The Insider ponders the latest manoeuvre in the economy blame-game, and highlights some sporting feats and failures

I wonder what Hank Greenberg’s secret is? The 84-year-old former AIG supremo tells me he plays tennis whenever he can. Apparently, he’s still a fine player and has been known to humiliate men half his age. He also skis whenever the conditions are good and moves with lightening speed. Hank even looks pretty good, in a Mr Burns kind of way. What has kept him so sprightly, I wonder. Surely it couldn’t be all that rushing between court rooms and congressional hearings?

Harman on a mission

Left in charge of the country while Gordon is on his hols, Harriet Harman pinpointed the blame for the whole of the financial crisis at the door of – yep, you’ve guessed it – men. It must have taken a couple of weeks for it to sink in, but it appears that after reading the in-depth feature produced by my pals at Insurance Times concerning the lack of senior women in the board rooms of insurers, Harman felt it necessary to speak out. Is she just a politician jumping on the bandwagon? Or was she attempting to capture the silly season headlines to mount a leadership challenge? Another school of thought is that she is setting herself up for a few nice finance-related non-executive directorships once Labour gets voted out of power.

Horse play

To glorious Goodwood for a day of racing with the new bloodstock underwriting team at Markel and affable company president Paul Springman. Based in Virginia, USA, Springman is a bulldozer of a man and has a personality to match. Markel was the sponsor of one of the races but, as the day wore on, it emerged that the team’s expertise did not translate into pounds and pence at the tote.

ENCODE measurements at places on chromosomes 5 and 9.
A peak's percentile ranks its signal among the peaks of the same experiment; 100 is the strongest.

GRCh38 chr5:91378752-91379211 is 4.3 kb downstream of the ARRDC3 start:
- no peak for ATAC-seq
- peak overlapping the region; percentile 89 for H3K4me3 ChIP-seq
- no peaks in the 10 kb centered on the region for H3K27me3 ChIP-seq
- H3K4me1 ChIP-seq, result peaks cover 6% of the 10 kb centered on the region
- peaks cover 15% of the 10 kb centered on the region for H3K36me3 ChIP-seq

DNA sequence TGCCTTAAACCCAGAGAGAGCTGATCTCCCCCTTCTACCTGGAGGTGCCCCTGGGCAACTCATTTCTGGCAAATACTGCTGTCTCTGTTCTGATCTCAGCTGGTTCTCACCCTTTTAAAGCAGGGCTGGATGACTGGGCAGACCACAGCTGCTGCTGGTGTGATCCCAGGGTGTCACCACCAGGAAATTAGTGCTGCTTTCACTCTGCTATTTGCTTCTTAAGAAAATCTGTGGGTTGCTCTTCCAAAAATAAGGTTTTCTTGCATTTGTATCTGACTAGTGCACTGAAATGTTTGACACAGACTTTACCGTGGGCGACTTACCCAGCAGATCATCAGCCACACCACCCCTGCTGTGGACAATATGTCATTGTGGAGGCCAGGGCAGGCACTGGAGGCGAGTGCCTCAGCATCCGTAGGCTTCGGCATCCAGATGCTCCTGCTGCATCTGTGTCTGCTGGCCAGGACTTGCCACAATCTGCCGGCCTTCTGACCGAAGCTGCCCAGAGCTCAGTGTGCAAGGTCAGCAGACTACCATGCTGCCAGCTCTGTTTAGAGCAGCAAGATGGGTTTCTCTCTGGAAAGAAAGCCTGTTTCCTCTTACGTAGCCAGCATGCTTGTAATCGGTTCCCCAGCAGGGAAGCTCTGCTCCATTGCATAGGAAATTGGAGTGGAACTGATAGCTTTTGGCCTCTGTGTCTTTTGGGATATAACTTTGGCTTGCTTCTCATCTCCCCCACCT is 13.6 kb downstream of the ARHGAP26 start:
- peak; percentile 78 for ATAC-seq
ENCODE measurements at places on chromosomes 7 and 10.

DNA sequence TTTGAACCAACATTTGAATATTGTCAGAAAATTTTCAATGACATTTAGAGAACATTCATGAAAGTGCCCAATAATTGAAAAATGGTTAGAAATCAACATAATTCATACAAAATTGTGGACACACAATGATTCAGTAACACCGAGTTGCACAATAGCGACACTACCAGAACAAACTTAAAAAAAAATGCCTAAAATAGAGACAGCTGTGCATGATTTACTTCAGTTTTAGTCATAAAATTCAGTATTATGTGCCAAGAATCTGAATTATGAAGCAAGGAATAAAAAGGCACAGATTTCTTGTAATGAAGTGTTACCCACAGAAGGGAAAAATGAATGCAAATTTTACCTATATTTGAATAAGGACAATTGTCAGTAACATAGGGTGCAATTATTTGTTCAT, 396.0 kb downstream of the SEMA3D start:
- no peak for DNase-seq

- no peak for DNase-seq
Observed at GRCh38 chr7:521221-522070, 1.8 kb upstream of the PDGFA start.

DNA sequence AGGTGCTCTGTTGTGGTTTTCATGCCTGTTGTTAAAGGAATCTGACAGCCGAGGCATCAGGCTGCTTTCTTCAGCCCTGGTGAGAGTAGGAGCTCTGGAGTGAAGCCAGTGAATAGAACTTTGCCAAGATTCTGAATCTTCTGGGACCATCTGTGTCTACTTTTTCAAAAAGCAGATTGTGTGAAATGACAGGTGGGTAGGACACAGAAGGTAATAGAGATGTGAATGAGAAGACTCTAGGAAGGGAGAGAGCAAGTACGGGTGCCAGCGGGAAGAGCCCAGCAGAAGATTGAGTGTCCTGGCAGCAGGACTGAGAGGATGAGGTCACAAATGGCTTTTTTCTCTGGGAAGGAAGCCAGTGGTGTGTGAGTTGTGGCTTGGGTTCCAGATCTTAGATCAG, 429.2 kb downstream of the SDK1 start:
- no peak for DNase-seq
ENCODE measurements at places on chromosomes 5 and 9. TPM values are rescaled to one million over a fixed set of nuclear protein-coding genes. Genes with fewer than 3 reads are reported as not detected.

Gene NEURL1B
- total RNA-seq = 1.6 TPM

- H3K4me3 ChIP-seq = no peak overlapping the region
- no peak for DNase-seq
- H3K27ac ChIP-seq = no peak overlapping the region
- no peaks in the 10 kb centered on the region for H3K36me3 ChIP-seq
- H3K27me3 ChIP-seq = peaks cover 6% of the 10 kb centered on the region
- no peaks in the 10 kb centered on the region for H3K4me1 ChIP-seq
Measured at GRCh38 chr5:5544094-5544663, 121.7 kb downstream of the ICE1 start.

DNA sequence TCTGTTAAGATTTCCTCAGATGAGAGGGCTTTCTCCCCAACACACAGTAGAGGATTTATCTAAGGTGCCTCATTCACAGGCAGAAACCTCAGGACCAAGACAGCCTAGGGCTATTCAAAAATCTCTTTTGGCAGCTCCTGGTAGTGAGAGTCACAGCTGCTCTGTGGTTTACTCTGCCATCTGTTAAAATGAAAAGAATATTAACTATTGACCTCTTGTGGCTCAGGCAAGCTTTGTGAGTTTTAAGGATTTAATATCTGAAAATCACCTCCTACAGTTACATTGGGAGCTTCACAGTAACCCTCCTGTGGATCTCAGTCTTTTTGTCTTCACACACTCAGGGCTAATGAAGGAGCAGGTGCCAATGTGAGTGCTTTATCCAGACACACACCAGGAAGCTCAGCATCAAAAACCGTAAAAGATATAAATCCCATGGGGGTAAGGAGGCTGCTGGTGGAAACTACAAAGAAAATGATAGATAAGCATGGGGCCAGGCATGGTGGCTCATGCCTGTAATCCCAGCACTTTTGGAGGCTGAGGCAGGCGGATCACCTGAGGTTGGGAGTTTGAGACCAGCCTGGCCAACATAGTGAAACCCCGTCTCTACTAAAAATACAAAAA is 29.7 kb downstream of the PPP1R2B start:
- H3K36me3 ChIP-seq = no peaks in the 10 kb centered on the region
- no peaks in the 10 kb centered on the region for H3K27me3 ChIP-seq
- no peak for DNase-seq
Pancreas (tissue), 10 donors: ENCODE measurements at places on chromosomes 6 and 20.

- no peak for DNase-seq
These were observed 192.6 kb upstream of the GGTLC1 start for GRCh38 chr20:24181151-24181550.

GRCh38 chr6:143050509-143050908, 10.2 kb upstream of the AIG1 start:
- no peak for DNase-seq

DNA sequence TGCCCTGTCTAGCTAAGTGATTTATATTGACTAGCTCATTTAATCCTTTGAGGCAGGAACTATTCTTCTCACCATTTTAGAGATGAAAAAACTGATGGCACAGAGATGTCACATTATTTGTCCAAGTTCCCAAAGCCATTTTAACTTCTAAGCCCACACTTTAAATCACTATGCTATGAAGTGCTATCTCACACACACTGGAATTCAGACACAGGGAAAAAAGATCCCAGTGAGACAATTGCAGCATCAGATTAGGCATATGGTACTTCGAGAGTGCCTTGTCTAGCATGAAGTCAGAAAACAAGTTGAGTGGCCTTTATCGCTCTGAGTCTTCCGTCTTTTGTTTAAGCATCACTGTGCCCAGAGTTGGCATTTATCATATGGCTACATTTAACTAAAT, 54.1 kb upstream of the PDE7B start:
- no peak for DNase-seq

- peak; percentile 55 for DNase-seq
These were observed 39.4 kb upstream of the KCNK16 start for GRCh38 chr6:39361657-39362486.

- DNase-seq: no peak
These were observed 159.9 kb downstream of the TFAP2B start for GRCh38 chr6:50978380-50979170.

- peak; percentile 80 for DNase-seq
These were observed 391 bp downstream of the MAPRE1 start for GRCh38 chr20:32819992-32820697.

Rising from the Ashes

Isn’t it glorious to watch England take apart the Aussies in the Ashes? It must be heaven over at Lloyd’s underwriters Sportscover. They can watch the cricket all day long, and pretend they’re actually working. But, best of all, they get to fire off taunting emails at the sitting ducks down under at Sportscover Australia. It wasn’t so long ago that we suffered the Aussies’ unbearable gloating after the 5-0 series whitewash. We can only keep our fingers crossed that England don’t somehow mess it up – it wouldn’t be the first time – and manage to snatch back the Ashes. One wag informed me that the plan is to throw “a few verbal shrimps on the barbie, and give ‘em a good frying”.

Enfield’s chum hired

So Aviva has picked funny man Paul Whitehouse to star in its latest TV advertising campaign. The word is that the actor – best know for roles such as Ron Manager and one half of the “Old Gits” in comedy sketch shows The Fast Show and Harry Enfield and Chums – will tell commercial clients to use a broker. But will Whitehouse set a new trend for broker service at the same time? It may not suit everyone, sir.

Strictly highland fling

The Biba crew were out in force at the Trade Association Forum Best Practice Awards last week, where the broker body was crowned Trade Association of the Year. Journalist and TV presenter John Sergeant was in attendance, as was Biba chief executive Eric Galbraith, looking dapper in a dicky bow and tartan kilt. Last year Sergeant made quite an impression on the BBC’s Strictly Come Dancing, but rumours that Galbraith was doing his best to upstage him with his own Scottish highland dance are as yet unconfirmed.